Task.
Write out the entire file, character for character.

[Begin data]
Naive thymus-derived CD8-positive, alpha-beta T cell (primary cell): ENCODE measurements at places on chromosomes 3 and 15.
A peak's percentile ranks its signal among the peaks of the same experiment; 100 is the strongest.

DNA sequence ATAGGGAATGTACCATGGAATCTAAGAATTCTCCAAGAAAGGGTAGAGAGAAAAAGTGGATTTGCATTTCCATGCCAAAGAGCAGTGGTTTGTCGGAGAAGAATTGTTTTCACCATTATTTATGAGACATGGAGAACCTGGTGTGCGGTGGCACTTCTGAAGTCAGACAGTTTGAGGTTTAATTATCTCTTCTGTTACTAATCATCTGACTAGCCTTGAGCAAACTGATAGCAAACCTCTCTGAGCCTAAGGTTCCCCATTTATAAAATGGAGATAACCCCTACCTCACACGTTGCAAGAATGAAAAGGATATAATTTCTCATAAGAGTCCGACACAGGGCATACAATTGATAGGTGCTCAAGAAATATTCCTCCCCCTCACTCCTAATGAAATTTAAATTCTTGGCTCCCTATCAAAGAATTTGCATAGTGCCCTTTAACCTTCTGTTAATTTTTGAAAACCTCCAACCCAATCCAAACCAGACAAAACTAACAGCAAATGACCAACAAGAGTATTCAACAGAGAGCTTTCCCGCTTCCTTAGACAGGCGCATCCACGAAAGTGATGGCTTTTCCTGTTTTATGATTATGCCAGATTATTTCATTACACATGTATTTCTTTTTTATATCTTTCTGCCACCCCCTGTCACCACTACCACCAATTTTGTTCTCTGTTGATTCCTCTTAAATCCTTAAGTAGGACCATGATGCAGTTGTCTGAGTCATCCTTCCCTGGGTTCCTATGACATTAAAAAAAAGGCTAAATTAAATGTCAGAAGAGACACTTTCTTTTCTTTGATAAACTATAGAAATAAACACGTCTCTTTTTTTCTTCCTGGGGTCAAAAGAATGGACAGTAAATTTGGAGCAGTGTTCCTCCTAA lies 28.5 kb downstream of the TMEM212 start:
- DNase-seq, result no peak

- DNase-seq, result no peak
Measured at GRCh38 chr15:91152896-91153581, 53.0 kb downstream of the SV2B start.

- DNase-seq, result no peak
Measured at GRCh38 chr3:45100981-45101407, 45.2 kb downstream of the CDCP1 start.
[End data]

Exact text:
Naive thymus-derived CD8-positive, alpha-beta T cell (primary cell): ENCODE measurements at places on chromosomes 3 and 15.
A peak's percentile ranks its signal among the peaks of the same experiment; 100 is the strongest.

DNA sequence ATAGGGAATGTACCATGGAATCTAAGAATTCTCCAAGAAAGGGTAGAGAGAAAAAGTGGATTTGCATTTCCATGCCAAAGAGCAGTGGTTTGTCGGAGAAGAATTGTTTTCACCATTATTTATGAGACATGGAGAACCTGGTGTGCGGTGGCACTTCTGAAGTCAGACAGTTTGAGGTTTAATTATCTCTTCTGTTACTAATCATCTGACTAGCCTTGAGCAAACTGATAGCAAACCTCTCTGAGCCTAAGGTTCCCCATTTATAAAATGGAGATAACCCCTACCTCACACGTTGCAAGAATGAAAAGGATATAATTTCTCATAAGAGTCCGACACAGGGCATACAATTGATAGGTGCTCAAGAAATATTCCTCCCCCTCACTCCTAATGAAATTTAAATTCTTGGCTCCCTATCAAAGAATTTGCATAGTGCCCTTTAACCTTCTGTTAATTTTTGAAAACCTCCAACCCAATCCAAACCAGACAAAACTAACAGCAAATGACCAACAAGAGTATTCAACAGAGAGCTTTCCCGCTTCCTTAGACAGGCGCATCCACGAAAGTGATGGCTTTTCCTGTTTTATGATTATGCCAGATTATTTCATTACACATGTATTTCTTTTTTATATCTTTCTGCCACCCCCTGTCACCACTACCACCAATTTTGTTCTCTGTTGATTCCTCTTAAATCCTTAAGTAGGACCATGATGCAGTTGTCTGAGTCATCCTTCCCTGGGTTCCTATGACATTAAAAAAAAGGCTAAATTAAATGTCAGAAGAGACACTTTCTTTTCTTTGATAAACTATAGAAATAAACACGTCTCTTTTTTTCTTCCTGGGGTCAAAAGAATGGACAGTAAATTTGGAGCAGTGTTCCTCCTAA lies 28.5 kb downstream of the TMEM212 start:
- DNase-seq, result no peak

- DNase-seq, result no peak
Measured at GRCh38 chr15:91152896-91153581, 53.0 kb downstream of the SV2B start.

- DNase-seq, result no peak
Measured at GRCh38 chr3:45100981-45101407, 45.2 kb downstream of the CDCP1 start.